« AnteriorContinuar »
imperfect happiness to what the other would have afforded us.
If we reflect upon any one passion and disposition of mind, abstract from virtue, we shall soon see the disconnexion between that and true, solid happiness. It is of the very essence, for instance, of envy to be uneasy and disquieted. Pride meets with provocations and disturbances upon almost every occasion.
Covetousness is ever attended with solicitude and anxiety. Ambition has its disappointments to sour us, but never the good fortune to satisfy us; its appetite grows the keener by indulgence, and all we can gratify it with at present serves but the more to inflame its insatiable desires.
The passions, by being too much conversant with earthly objects, can never fix in us a proper composure and acquiescence of mind. Nothing but an indifference to the things of this world, an entire submission to the will of Providence here, and a well-grounded expectation of happiness hereafter, can give us a true, satisfactory enjoyment of ourselves. Virtue is the best guard against the many unavoidable evils incident to us; nothing better alleviates the weight of the afflictions, or gives a truer relish of the blessings, of human life.
What is without us has not the least connexion with happiness, only so far as the preservation of our lives and health depends upon it. Health of body, though so far necessary that we cannot be perfectly happy without it, is not sufficient to make us happy of itself. Happiness springs immediately from the mind; health is but to be considered as a condition or circumstance, without which this happiness cannot be tasted pure and unabated.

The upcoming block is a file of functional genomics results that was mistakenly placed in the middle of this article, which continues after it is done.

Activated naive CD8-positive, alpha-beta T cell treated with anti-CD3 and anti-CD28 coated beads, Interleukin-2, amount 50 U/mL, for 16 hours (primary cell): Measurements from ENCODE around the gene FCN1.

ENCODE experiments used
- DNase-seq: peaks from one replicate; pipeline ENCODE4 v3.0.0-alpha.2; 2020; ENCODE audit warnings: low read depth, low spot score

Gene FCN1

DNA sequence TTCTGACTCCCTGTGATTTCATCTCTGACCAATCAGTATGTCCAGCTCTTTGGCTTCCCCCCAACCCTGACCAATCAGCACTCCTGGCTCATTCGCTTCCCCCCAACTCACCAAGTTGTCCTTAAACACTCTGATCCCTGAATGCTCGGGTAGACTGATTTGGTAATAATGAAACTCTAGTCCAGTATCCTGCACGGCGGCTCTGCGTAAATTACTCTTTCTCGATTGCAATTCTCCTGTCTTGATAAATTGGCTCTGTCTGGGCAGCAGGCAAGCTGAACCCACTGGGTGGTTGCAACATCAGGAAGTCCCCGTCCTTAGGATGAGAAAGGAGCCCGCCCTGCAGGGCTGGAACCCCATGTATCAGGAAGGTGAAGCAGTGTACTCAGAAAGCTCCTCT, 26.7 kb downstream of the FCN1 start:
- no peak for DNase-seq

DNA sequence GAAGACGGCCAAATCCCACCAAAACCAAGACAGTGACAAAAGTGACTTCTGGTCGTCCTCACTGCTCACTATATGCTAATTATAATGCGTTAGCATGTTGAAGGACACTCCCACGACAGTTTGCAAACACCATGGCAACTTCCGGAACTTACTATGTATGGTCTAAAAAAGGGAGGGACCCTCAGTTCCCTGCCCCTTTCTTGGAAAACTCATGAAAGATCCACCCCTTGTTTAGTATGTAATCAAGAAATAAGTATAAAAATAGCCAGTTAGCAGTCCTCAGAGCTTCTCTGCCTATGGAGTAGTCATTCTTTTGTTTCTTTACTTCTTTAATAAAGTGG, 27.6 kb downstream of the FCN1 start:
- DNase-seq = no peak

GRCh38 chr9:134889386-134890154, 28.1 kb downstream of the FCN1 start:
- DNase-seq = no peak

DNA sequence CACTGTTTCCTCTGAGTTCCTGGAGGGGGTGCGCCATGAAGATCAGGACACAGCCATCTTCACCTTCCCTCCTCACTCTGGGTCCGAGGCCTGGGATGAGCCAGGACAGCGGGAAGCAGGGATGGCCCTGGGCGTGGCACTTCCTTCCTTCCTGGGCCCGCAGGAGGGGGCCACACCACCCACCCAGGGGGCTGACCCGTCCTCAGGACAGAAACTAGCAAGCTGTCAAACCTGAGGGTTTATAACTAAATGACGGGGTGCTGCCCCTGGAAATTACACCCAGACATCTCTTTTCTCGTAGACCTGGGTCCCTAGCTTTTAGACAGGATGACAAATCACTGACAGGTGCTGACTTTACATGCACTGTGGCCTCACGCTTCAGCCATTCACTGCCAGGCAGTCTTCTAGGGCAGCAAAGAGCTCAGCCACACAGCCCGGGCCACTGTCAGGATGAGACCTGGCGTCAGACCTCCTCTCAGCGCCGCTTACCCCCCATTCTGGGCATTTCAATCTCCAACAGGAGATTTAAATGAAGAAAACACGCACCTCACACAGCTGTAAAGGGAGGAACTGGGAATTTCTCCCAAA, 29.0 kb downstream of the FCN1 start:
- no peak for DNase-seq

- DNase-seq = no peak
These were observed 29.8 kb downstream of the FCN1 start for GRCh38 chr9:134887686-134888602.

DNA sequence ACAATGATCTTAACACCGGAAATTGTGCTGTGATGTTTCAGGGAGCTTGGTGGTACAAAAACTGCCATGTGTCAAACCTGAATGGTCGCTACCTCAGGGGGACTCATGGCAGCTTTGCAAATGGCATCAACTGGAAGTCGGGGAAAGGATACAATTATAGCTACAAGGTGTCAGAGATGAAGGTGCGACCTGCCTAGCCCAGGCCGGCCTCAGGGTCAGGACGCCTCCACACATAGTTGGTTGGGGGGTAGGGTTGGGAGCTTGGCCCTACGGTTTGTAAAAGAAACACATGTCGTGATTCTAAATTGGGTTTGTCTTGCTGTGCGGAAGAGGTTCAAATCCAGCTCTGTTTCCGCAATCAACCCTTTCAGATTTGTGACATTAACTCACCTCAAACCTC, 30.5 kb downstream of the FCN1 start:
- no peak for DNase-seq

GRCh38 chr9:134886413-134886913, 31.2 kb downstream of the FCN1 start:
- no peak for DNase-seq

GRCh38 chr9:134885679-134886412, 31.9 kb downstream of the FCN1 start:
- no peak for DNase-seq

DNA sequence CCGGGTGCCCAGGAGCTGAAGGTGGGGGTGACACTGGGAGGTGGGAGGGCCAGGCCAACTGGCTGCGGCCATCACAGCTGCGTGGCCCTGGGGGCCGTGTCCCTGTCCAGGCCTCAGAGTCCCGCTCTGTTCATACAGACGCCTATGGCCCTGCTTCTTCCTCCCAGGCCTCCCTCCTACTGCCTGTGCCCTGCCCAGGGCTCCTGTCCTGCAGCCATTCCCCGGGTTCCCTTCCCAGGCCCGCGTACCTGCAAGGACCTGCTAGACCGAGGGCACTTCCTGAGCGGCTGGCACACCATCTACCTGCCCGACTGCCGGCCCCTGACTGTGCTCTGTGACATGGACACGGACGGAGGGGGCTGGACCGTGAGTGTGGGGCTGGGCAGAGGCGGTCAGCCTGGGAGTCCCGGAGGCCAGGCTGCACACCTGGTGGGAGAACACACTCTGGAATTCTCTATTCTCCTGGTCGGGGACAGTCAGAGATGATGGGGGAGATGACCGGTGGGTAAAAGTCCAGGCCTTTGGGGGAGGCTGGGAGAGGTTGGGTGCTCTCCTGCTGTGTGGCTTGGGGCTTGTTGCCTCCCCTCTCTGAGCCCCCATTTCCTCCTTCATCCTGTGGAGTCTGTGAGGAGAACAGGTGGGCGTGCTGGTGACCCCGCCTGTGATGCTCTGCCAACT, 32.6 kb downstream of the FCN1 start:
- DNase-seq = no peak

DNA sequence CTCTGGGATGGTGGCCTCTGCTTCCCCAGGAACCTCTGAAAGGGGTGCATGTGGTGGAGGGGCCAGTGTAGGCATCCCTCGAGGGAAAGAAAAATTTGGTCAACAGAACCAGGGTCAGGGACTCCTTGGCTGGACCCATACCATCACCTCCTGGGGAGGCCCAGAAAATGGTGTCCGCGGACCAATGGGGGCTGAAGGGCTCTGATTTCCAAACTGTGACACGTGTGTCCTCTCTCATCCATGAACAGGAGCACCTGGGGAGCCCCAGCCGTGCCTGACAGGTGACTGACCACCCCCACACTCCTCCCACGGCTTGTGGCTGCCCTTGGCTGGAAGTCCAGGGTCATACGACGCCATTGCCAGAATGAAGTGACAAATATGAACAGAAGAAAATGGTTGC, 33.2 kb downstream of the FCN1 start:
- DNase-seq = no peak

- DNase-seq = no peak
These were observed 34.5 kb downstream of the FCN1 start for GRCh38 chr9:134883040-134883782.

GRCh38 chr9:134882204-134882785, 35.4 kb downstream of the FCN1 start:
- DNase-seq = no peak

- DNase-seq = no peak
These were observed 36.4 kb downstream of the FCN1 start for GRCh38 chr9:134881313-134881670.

Virtue is the best preservation of health, as it prescribes temperance, and such a regulation of our passions as is most conducive to the well-being of the animal economy; so that it is, at the same
time, the only true happiness of the mind, and the best means of preserving the health of the body.
If our desires are to the things of this world, they are never to be satisfied. If our great view is upon those of the next, the expectation of them is an infinitely higher satisfaction than the enjoyment of those of the present.
There is no happiness, then, but in a virtuous and self-approving conduct. Unless our actions will bear the test of our sober judgments and reflections upon them, they are not the actions, and, conse, quently, not the happiness, of a rational being,
The following is a dialogue between Socrates, the great Athenian philosopher, and one Glaucon, a private man, of mean abilities, but ambitious of being chosen a senator and of governing the republic; wherein Socrates in a pleasant manner convinces him of his incapacity for public affairs, by making him sensible of his ignorance of the interests of his country in their several branches, and entirely dissuades him from any attempt of that nature. There is also added, at the end, part of another dialogue the same Socrates had with one Charmidas, a wor. thy man, but too modest, wherein he endeavours to persuade him to put himself forward and undertake public business, as being very capable of it. The whole is taken from Xenophon's Memorable Things of Socrates, Book Third.